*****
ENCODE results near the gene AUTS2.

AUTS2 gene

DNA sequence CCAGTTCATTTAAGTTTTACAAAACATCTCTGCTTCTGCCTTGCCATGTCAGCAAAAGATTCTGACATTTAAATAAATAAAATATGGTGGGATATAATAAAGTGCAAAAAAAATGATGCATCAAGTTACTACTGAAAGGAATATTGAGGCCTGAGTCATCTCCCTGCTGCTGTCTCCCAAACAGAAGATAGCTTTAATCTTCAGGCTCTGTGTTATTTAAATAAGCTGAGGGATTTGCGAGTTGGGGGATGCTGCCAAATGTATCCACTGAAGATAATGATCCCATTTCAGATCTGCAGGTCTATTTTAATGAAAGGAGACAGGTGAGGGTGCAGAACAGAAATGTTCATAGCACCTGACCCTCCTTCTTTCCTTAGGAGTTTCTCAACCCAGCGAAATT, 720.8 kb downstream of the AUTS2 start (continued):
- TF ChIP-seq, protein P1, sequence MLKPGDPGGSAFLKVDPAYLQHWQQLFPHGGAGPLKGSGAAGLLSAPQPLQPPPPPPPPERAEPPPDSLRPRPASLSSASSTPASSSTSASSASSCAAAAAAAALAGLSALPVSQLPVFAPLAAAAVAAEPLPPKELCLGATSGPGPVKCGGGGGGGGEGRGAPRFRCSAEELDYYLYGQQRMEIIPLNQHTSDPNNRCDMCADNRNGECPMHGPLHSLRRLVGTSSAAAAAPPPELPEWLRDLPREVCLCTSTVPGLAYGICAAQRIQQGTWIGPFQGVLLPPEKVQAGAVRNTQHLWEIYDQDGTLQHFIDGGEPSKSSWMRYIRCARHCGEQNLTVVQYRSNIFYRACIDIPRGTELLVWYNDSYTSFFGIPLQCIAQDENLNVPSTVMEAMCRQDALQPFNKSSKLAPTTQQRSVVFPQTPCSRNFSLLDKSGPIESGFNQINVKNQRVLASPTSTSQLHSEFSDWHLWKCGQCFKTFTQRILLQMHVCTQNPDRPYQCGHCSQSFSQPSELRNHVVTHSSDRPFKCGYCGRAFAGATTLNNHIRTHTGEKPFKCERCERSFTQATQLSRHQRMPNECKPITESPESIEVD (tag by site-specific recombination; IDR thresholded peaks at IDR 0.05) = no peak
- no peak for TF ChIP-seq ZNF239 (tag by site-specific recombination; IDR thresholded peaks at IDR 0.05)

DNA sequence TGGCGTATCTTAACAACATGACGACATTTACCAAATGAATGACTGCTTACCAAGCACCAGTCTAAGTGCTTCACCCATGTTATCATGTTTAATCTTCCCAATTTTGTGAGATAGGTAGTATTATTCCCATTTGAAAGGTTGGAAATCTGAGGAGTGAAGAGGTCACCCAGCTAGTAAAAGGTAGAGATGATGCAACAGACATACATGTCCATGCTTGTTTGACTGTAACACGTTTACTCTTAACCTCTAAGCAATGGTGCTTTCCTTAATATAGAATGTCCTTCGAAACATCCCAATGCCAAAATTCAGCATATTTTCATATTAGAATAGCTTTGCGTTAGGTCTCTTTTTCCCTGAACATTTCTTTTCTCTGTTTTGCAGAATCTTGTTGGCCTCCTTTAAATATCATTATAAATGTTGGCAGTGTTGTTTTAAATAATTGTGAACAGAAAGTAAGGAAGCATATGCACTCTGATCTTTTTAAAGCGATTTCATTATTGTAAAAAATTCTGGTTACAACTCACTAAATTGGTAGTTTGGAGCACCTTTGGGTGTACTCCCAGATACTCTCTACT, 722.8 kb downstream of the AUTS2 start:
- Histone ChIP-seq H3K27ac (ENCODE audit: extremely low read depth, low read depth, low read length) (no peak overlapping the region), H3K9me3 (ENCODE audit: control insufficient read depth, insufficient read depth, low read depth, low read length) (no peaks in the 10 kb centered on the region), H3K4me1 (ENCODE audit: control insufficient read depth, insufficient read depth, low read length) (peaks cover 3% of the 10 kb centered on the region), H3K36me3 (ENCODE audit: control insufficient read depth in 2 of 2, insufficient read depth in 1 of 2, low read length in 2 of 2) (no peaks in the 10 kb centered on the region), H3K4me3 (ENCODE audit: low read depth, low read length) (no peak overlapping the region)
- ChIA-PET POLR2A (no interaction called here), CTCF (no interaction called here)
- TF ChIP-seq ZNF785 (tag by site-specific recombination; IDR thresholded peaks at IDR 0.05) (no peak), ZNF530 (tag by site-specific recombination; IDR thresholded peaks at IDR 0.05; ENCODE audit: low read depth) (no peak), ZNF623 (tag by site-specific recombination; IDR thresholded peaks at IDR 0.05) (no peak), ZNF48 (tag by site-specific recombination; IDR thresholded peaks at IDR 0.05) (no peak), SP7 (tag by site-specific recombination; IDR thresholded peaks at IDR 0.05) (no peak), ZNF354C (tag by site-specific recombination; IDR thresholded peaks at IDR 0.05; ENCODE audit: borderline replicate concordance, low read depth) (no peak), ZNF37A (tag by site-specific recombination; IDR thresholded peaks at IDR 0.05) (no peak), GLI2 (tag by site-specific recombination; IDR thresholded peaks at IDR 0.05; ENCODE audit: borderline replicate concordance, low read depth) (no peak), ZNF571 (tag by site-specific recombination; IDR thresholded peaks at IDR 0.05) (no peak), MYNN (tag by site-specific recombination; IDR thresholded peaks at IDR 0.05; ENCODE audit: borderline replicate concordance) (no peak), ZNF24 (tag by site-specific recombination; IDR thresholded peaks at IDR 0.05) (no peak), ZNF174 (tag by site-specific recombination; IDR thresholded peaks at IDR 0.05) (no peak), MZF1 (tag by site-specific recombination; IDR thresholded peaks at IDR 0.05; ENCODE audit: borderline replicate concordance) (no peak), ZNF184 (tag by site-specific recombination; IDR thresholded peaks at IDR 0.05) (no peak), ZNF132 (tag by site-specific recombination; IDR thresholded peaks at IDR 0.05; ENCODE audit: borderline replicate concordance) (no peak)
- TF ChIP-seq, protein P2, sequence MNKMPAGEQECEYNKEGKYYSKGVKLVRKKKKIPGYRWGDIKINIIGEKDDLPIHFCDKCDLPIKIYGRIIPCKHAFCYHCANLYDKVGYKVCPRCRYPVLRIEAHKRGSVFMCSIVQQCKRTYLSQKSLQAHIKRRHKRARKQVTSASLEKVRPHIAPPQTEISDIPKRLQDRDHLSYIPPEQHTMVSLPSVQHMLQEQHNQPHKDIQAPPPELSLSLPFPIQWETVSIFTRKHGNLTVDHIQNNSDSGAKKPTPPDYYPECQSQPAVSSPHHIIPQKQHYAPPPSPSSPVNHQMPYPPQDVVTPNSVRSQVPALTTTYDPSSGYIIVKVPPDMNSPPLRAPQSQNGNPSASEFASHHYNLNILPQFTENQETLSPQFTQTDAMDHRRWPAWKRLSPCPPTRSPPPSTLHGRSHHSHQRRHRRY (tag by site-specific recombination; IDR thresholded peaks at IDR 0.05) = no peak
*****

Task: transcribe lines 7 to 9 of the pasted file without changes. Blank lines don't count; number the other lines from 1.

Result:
- Histone ChIP-seq H3K27ac (ENCODE audit: extremely low read depth, low read depth, low read length) (no peak overlapping the region), H3K9me3 (ENCODE audit: control insufficient read depth, insufficient read depth, low read depth, low read length) (no peaks in the 10 kb centered on the region), H3K4me1 (ENCODE audit: control insufficient read depth, insufficient read depth, low read length) (peaks cover 3% of the 10 kb centered on the region), H3K36me3 (ENCODE audit: control insufficient read depth in 2 of 2, insufficient read depth in 1 of 2, low read length in 2 of 2) (no peaks in the 10 kb centered on the region), H3K4me3 (ENCODE audit: low read depth, low read length) (no peak overlapping the region)
- ChIA-PET POLR2A (no interaction called here), CTCF (no interaction called here)
- TF ChIP-seq ZNF785 (tag by site-specific recombination; IDR thresholded peaks at IDR 0.05) (no peak), ZNF530 (tag by site-specific recombination; IDR thresholded peaks at IDR 0.05; ENCODE audit: low read depth) (no peak), ZNF623 (tag by site-specific recombination; IDR thresholded peaks at IDR 0.05) (no peak), ZNF48 (tag by site-specific recombination; IDR thresholded peaks at IDR 0.05) (no peak), SP7 (tag by site-specific recombination; IDR thresholded peaks at IDR 0.05) (no peak), ZNF354C (tag by site-specific recombination; IDR thresholded peaks at IDR 0.05; ENCODE audit: borderline replicate concordance, low read depth) (no peak), ZNF37A (tag by site-specific recombination; IDR thresholded peaks at IDR 0.05) (no peak), GLI2 (tag by site-specific recombination; IDR thresholded peaks at IDR 0.05; ENCODE audit: borderline replicate concordance, low read depth) (no peak), ZNF571 (tag by site-specific recombination; IDR thresholded peaks at IDR 0.05) (no peak), MYNN (tag by site-specific recombination; IDR thresholded peaks at IDR 0.05; ENCODE audit: borderline replicate concordance) (no peak), ZNF24 (tag by site-specific recombination; IDR thresholded peaks at IDR 0.05) (no peak), ZNF174 (tag by site-specific recombination; IDR thresholded peaks at IDR 0.05) (no peak), MZF1 (tag by site-specific recombination; IDR thresholded peaks at IDR 0.05; ENCODE audit: borderline replicate concordance) (no peak), ZNF184 (tag by site-specific recombination; IDR thresholded peaks at IDR 0.05) (no peak), ZNF132 (tag by site-specific recombination; IDR thresholded peaks at IDR 0.05; ENCODE audit: borderline replicate concordance) (no peak)